A record 17.15 inches of rain fell along the Front Range in about a week, nearly as much as the area usually gets in a year. The rain was so intense over a two-day period in some areas that meteorologists say it was a 1-in-1,000-year event, and the often stodgy National Weather Service described it as "biblical."
"This was really off the charts," said Matt Kelsch, a meteorologist at the University Corp. for Atmospheric Research here. "When you set records, usually you go up by a degree or by a half-inch. In this case, we just blasted past the old records."
Instead of a single canyon's catastrophic flash flood, Colorado suffered a widespread disaster: Water surged across 17 counties and into Nebraska, killing at least seven people, destroying at least 1,800 homes and damaging more than 16,000 others as of Friday morning. The flooding caused sewage and oil spills and demolished roads and bridges. Hardest hit were northern Boulder County and Larimer County, where the rain fell higher in the mountains, gathered in tributaries and picked up steam as it barreled down canyons toward the plains.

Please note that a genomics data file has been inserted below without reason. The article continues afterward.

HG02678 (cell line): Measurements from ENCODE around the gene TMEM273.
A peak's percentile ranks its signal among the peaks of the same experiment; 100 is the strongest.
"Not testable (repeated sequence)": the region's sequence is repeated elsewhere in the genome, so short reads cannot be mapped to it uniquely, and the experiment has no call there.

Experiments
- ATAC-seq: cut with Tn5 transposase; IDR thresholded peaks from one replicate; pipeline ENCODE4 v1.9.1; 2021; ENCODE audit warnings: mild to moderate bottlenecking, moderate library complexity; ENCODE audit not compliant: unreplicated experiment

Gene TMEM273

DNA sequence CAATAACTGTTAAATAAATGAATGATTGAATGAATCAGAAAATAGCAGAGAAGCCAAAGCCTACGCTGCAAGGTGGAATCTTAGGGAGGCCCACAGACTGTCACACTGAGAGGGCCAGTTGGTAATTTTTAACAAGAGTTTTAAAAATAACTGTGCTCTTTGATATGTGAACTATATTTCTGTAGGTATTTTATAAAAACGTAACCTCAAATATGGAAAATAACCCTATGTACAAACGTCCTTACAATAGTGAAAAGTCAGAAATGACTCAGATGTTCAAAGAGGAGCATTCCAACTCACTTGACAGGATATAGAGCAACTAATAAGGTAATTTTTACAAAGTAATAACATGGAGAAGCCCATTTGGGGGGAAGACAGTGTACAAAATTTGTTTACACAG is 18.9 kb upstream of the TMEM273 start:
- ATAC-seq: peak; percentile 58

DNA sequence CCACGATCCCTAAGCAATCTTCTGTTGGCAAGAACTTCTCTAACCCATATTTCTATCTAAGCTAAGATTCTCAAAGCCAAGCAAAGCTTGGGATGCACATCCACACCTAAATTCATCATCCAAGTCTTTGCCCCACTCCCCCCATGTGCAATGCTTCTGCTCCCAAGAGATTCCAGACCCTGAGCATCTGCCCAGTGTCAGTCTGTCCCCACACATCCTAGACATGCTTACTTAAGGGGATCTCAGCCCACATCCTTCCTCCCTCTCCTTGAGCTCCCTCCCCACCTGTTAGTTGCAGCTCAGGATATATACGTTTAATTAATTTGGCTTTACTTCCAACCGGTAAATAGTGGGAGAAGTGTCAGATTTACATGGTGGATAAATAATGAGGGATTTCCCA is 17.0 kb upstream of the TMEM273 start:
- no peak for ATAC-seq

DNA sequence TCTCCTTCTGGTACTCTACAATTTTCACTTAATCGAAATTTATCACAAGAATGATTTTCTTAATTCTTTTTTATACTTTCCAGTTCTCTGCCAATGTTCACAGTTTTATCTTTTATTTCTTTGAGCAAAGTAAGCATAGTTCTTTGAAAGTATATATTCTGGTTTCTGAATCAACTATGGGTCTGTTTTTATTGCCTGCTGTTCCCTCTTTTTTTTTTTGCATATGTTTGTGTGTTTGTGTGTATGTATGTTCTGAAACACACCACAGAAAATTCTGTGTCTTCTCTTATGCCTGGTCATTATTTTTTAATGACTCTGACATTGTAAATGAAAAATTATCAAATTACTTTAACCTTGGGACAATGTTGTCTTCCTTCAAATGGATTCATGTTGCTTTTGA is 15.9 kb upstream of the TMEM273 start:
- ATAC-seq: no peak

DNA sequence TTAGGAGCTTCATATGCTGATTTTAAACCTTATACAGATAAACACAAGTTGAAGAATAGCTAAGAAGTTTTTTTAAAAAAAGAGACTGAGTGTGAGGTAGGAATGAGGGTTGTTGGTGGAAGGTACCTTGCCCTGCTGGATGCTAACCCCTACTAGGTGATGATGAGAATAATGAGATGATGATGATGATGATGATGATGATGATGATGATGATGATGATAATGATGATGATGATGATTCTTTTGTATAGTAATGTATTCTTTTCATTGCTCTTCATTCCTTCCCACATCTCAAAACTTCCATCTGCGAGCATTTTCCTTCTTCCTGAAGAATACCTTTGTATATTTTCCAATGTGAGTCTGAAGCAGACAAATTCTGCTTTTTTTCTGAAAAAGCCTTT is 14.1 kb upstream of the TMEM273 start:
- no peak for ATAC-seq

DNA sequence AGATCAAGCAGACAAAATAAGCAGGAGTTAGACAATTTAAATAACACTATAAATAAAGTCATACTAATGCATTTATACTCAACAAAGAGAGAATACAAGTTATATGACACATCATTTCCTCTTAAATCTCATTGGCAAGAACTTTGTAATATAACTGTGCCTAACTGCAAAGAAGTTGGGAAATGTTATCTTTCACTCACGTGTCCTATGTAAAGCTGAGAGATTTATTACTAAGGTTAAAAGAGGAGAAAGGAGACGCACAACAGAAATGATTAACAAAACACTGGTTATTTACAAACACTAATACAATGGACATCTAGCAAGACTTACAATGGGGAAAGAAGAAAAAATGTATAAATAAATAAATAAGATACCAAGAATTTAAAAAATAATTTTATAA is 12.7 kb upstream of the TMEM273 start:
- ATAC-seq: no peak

The 1976 flood was the previous benchmark for catastrophe in the steep and narrow canyons along the Front Range. So many died in their cars along Big Thompson Canyon that officials later stabilized embankments, elevated the canyon's section of U.S. 34 and put up signs urging people to climb to higher ground in case of flooding.
Kelsch has taken people on field trips showing them how that highway was rebuilt and asking, "If a big flood came through again, would this be enough?"
It wasn't, it turns out. The highway was clobbered again, and is expected to take months to repair.
One of those cut off from her home is Barb Anderson, a 37-year resident of Big Thompson Canyon who survived the 1976 flood. This time, from her home perched safely above the river, she found herself once again watching the rain pour down and the river spill out of its banks. She was able to get out by catching a ride on an ATV, but officials told her it would be at least six months before she could move back. "We just can't get to our house," said Anderson, 74, who is renting a home in nearby Loveland.